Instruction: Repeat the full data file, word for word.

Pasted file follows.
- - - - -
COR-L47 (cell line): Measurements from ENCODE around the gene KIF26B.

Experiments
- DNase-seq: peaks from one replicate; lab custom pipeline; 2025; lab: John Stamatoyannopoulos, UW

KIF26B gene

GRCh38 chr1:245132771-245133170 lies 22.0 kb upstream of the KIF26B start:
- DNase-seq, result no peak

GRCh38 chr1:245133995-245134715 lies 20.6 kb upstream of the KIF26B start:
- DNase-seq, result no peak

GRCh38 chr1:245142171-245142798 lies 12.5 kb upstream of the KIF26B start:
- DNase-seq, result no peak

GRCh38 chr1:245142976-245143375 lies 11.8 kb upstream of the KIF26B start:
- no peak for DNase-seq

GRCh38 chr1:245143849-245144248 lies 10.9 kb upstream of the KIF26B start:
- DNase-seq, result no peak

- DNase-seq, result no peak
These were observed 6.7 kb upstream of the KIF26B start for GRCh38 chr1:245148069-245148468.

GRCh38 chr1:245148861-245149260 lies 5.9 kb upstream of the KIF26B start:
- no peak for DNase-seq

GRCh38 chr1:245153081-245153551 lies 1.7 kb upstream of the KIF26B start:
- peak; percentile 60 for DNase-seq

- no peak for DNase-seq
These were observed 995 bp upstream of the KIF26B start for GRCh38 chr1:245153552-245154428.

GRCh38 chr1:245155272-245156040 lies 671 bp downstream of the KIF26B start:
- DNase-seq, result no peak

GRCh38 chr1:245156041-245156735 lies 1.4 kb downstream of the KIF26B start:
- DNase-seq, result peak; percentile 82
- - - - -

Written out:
COR-L47 (cell line): Measurements from ENCODE around the gene KIF26B.

Experiments
- DNase-seq: peaks from one replicate; lab custom pipeline; 2025; lab: John Stamatoyannopoulos, UW

KIF26B gene

GRCh38 chr1:245132771-245133170 lies 22.0 kb upstream of the KIF26B start:
- DNase-seq, result no peak

GRCh38 chr1:245133995-245134715 lies 20.6 kb upstream of the KIF26B start:
- DNase-seq, result no peak

GRCh38 chr1:245142171-245142798 lies 12.5 kb upstream of the KIF26B start:
- DNase-seq, result no peak

GRCh38 chr1:245142976-245143375 lies 11.8 kb upstream of the KIF26B start:
- no peak for DNase-seq

GRCh38 chr1:245143849-245144248 lies 10.9 kb upstream of the KIF26B start:
- DNase-seq, result no peak

- DNase-seq, result no peak
These were observed 6.7 kb upstream of the KIF26B start for GRCh38 chr1:245148069-245148468.

GRCh38 chr1:245148861-245149260 lies 5.9 kb upstream of the KIF26B start:
- no peak for DNase-seq

GRCh38 chr1:245153081-245153551 lies 1.7 kb upstream of the KIF26B start:
- peak; percentile 60 for DNase-seq

- no peak for DNase-seq
These were observed 995 bp upstream of the KIF26B start for GRCh38 chr1:245153552-245154428.

GRCh38 chr1:245155272-245156040 lies 671 bp downstream of the KIF26B start:
- DNase-seq, result no peak

GRCh38 chr1:245156041-245156735 lies 1.4 kb downstream of the KIF26B start:
- DNase-seq, result peak; percentile 82